Thursday, May 1, 2014

Minor project. Major transformation.

I was asked by the folks at Zillow to write a blog post about a D-I-Y Bathroom Transformation Project. Since I happen to be the proud renter of a uniquely ugly bathroom, I was happy to oblige, and just tackled my bathroom vanity-- fists first. 

It should be mentioned that our bathroom vanity is literally decaying before our eyes, so it will likely be replaced in the not-too-distant future. That said, I'm so taken with the results of this project that I'm inclined to channel a similar look for whatever we eventually get as the replacement. In fact, if I wasn't so sure that the whole bloody thing is about to capsize, I'd probably keep it now because it looks so much better. 

Check out my blog post below... And try not to judge me for the woeful state of our bathroom vanity. It's a true eye-sore.   

“How to Repaint an Ugly Bathroom Vanity (or similar cabinet!)”

Getting stuck with an ugly bathroom vanity is a major bummer, and replacing one can be a costly and time-consuming project. The good news is that there's a happy medium between replacing it entirely and accepting the one you've got, AND it's a quick and easy fix! In this Do-It-Yourself tutorial, we will walk you through the step-by-step process of prepping, painting, and LOVING your existing bathroom vanity!

Challenge level: EASY! 

Approximate time: 2 hours, plus drying time. 

Tools needed:
Fine-Grit Sanding Block
Self-Priming Enamel Paint (The brand used for this project was Olympic's Paint-and-Primer All in One, in Semi-Gloss Enamel. Sounds like product placement, but I swear I love it! 
2 1/2" angled paint brush
Screw Driver to remove hardware and hinges
Drop cloth
Painter's tape 

Step 1:
Start by removing all of the hardware from your bathroom cabinet. Take off any pulls and knobs, and make sure you put everything into a bowl so you don't lose any of the screws while you're working. Once you've done this, remove the drawers and doors from your cabinet as well. 

Step 2: 
Rough up all surfaces of the cabinet, drawers, and doors with a fine-grit sanding block. You want to be thorough when you're doing this step to be sure that you've created a porous surface that the new paint will adhere to. **Keep in mind that you're not actually trying to take the old paint off-- just the shiny outer coat-- so imagine you're washing dishes with a sponge... That's how much pressure you'll want to apply while you're sanding with your fine-grit sanding block.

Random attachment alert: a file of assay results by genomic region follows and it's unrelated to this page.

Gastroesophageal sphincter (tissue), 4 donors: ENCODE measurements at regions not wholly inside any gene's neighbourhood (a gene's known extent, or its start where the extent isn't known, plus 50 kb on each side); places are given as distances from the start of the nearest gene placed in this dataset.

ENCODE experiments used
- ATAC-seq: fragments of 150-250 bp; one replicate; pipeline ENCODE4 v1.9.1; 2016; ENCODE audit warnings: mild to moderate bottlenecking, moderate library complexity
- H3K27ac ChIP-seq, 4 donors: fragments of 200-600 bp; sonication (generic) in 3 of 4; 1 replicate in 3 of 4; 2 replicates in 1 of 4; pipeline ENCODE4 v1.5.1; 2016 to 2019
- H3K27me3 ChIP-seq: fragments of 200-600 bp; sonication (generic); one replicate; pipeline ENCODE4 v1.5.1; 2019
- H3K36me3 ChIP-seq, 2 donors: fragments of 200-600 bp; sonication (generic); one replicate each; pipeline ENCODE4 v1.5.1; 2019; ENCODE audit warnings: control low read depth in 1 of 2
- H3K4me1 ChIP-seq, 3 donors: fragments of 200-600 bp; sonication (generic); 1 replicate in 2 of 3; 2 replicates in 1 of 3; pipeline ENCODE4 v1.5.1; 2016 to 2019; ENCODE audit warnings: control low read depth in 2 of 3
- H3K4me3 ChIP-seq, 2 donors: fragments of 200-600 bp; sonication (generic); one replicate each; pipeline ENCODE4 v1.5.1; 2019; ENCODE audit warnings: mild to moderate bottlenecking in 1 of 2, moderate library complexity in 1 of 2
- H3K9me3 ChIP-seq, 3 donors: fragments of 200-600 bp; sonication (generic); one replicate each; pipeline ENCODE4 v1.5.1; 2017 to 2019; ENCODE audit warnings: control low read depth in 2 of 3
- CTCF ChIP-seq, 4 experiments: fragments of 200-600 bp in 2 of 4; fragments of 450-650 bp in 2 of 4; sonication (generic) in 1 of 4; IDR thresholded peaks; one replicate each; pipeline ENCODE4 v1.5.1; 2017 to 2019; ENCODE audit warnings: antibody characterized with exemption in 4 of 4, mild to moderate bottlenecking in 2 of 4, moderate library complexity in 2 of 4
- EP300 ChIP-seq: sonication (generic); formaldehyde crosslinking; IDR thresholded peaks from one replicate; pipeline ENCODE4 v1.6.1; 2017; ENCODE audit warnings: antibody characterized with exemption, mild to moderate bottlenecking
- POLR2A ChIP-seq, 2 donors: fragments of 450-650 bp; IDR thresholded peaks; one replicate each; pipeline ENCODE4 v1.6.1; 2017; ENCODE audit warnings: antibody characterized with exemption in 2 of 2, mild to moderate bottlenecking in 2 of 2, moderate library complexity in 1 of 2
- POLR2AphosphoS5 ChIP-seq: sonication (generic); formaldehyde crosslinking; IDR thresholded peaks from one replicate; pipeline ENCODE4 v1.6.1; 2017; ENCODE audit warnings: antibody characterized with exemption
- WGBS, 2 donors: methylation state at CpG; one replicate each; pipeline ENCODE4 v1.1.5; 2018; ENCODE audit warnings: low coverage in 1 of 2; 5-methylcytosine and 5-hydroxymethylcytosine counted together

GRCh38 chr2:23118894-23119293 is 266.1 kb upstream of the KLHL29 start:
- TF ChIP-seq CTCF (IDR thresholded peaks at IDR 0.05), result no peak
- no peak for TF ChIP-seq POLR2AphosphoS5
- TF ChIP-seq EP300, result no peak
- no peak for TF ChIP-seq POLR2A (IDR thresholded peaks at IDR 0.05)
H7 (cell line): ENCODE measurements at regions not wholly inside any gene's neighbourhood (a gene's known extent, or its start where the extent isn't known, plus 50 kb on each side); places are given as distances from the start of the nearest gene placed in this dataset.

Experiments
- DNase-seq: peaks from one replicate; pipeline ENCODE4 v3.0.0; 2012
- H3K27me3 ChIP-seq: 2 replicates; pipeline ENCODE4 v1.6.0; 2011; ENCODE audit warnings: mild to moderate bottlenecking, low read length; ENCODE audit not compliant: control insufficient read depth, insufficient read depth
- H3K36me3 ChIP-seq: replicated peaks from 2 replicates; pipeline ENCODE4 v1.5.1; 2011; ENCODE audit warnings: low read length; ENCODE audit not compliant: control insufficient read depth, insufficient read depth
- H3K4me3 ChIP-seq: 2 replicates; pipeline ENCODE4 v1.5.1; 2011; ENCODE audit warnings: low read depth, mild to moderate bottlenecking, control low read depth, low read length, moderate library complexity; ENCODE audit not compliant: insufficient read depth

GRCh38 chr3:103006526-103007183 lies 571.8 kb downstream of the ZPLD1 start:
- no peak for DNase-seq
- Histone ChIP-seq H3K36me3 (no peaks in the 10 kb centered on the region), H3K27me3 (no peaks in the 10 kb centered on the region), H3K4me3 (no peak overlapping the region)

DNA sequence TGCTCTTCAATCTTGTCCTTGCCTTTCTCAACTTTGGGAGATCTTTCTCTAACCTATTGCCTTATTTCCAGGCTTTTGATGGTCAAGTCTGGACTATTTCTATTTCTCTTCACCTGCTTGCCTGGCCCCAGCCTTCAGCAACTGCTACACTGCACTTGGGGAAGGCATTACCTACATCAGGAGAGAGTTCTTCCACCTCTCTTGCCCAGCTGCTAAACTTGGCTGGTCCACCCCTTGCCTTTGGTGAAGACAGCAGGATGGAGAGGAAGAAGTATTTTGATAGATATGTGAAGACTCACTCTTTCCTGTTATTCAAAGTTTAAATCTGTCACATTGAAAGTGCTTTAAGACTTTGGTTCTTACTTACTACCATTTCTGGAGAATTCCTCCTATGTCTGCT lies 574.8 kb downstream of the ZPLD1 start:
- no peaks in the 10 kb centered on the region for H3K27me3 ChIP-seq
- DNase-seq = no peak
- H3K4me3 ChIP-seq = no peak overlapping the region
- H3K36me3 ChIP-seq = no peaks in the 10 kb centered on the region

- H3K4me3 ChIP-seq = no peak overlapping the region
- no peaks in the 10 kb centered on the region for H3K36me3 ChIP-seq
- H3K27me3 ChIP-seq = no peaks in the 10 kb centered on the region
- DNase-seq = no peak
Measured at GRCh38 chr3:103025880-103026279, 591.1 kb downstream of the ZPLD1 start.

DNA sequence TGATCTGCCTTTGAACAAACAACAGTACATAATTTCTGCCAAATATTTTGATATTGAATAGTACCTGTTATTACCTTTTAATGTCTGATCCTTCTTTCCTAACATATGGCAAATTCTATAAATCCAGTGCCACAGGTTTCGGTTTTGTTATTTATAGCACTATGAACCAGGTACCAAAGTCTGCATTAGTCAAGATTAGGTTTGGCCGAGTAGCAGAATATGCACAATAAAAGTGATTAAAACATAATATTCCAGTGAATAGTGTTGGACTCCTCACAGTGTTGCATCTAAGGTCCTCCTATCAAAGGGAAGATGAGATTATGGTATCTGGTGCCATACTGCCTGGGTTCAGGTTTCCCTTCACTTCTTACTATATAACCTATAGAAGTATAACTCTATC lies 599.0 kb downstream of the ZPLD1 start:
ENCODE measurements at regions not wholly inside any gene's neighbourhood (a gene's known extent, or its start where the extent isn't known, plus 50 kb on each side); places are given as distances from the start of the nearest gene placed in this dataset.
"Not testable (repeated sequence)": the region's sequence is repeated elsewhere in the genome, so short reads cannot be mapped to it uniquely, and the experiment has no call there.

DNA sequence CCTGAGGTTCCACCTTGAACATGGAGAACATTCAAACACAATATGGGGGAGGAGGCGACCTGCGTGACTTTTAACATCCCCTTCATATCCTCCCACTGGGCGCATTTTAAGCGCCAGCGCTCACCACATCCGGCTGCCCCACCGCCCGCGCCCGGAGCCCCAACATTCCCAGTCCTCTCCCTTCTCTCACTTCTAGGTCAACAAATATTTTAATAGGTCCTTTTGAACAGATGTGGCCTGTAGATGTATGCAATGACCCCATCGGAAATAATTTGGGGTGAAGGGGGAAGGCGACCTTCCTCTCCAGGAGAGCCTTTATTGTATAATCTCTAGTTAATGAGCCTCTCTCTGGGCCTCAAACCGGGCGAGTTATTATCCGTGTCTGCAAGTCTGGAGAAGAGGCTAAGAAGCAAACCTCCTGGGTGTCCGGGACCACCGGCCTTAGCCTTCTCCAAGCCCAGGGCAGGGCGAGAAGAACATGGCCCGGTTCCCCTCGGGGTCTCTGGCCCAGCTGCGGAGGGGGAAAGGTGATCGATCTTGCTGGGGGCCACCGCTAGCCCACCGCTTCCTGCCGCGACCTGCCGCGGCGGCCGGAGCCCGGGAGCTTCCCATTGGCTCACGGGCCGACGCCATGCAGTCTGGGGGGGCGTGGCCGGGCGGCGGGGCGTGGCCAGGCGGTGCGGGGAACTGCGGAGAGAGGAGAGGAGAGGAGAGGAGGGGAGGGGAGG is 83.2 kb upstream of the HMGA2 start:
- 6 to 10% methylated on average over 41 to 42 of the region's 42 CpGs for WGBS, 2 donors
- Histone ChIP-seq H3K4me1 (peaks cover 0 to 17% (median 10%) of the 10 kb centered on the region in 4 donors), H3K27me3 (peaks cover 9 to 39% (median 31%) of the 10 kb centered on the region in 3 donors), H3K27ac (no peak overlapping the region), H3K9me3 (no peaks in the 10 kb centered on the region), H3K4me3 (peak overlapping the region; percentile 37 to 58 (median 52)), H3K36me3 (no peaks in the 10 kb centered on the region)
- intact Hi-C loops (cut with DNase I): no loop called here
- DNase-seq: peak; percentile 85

Step 3: 
Once the cabinet, doors, and drawers have been thoroughly sanded, wipe them off with a damp paper towel to get all of the residue dust off. Also wipe up the floor around the cabinet, so when you put your painter's tape around the base of the cabinet (to keep the paint from getting on your tile) it will adhere well to the floor. Your next step? You guessed it: Putting painter's tape around the base of the cabinet, and along the sides where the cabinet meets the wall. Nothing says "Amateur Hour" quite like paint all over the place, so take the time to protect your tiles before you crack the paint open!! 

Step 4: 
You're ready to paint your cabinet now! After you've given your paint can a solid shake, crack her open! Apply one even layer on the cabinet with your paint brush, and then tackle the drawers and doors. It will likely take multiple coats of paint to get completely even coverage, so it's well worth it to apply a thinner coat and then follow up with a second once it's dry, rather than trying to heap it all on in one shot.

Step 5: 
After you've waited the recommended amount of time between coats (Olympic suggests 1 hour until dry to the touch) you can put on your second coat. Consult the paint can to see if they recommend doing another light sanding between coats. Different paints have different needs, SO PAY ATTENTION TO THE INSTRUCTIONS ON THE CAN! 

Step 6: 
Once everything has completely dried, reassemble your cabinet, reinstalling the cabinet door and sliding in the drawers. Purchasing new hardware can also give a major facelift to an old cabinet, so measure your old handles and see what strikes your fancy at your local hardware store. (Another easy/obvious designer's hint: Make sure that the hardware on your bathroom cabinet matches the finish of your faucet. This simple detail will give your cabinet a nice, uniform look.) 

I'm sorry, did somebody just say, "Holy smokes"? Because that is one FINE LOOKING VANITY! I'm not gonna lie, I'm kind of freaking out about the hardware I bought for the cabinet, and actually bought matching handles for the medicine cabinet not shown. They're utterly fantastic and are kind of channeling a chinoiserie aesthetic which is all the rage right now. 

Lovin' it. 

No comments:

Post a Comment